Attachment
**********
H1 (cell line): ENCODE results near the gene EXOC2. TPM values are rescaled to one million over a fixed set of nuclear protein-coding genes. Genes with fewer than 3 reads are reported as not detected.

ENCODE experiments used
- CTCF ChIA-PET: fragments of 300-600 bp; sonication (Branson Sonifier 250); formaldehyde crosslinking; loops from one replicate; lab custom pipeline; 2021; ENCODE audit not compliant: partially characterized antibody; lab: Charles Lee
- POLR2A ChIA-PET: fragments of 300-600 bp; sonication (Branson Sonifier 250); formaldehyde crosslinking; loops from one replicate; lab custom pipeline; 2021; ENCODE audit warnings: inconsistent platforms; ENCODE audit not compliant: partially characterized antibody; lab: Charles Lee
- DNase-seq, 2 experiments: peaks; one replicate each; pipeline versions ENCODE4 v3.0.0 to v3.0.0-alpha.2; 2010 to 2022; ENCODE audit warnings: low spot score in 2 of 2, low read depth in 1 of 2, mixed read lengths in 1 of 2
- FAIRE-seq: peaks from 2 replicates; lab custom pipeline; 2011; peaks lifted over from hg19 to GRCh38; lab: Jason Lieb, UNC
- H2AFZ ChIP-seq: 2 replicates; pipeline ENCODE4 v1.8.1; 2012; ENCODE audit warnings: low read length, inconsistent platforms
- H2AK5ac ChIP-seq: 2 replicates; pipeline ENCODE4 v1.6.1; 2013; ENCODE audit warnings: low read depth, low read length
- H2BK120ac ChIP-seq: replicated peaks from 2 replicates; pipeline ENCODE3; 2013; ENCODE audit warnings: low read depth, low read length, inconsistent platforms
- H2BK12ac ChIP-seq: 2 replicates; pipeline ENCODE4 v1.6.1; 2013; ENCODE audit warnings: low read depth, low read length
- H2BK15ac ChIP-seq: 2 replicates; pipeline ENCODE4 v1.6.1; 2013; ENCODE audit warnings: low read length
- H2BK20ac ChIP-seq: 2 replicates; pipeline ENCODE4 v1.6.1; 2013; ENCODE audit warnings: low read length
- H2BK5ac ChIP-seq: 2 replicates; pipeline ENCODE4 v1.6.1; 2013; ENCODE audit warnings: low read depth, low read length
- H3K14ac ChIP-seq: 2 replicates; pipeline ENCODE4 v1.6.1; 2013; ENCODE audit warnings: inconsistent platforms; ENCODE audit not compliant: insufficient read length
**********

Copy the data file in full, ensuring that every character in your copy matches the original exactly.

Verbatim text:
H1 (cell line): ENCODE results near the gene EXOC2. TPM values are rescaled to one million over a fixed set of nuclear protein-coding genes. Genes with fewer than 3 reads are reported as not detected.

ENCODE experiments used
- CTCF ChIA-PET: fragments of 300-600 bp; sonication (Branson Sonifier 250); formaldehyde crosslinking; loops from one replicate; lab custom pipeline; 2021; ENCODE audit not compliant: partially characterized antibody; lab: Charles Lee
- POLR2A ChIA-PET: fragments of 300-600 bp; sonication (Branson Sonifier 250); formaldehyde crosslinking; loops from one replicate; lab custom pipeline; 2021; ENCODE audit warnings: inconsistent platforms; ENCODE audit not compliant: partially characterized antibody; lab: Charles Lee
- DNase-seq, 2 experiments: peaks; one replicate each; pipeline versions ENCODE4 v3.0.0 to v3.0.0-alpha.2; 2010 to 2022; ENCODE audit warnings: low spot score in 2 of 2, low read depth in 1 of 2, mixed read lengths in 1 of 2
- FAIRE-seq: peaks from 2 replicates; lab custom pipeline; 2011; peaks lifted over from hg19 to GRCh38; lab: Jason Lieb, UNC
- H2AFZ ChIP-seq: 2 replicates; pipeline ENCODE4 v1.8.1; 2012; ENCODE audit warnings: low read length, inconsistent platforms
- H2AK5ac ChIP-seq: 2 replicates; pipeline ENCODE4 v1.6.1; 2013; ENCODE audit warnings: low read depth, low read length
- H2BK120ac ChIP-seq: replicated peaks from 2 replicates; pipeline ENCODE3; 2013; ENCODE audit warnings: low read depth, low read length, inconsistent platforms
- H2BK12ac ChIP-seq: 2 replicates; pipeline ENCODE4 v1.6.1; 2013; ENCODE audit warnings: low read depth, low read length
- H2BK15ac ChIP-seq: 2 replicates; pipeline ENCODE4 v1.6.1; 2013; ENCODE audit warnings: low read length
- H2BK20ac ChIP-seq: 2 replicates; pipeline ENCODE4 v1.6.1; 2013; ENCODE audit warnings: low read length
- H2BK5ac ChIP-seq: 2 replicates; pipeline ENCODE4 v1.6.1; 2013; ENCODE audit warnings: low read depth, low read length
- H3K14ac ChIP-seq: 2 replicates; pipeline ENCODE4 v1.6.1; 2013; ENCODE audit warnings: inconsistent platforms; ENCODE audit not compliant: insufficient read length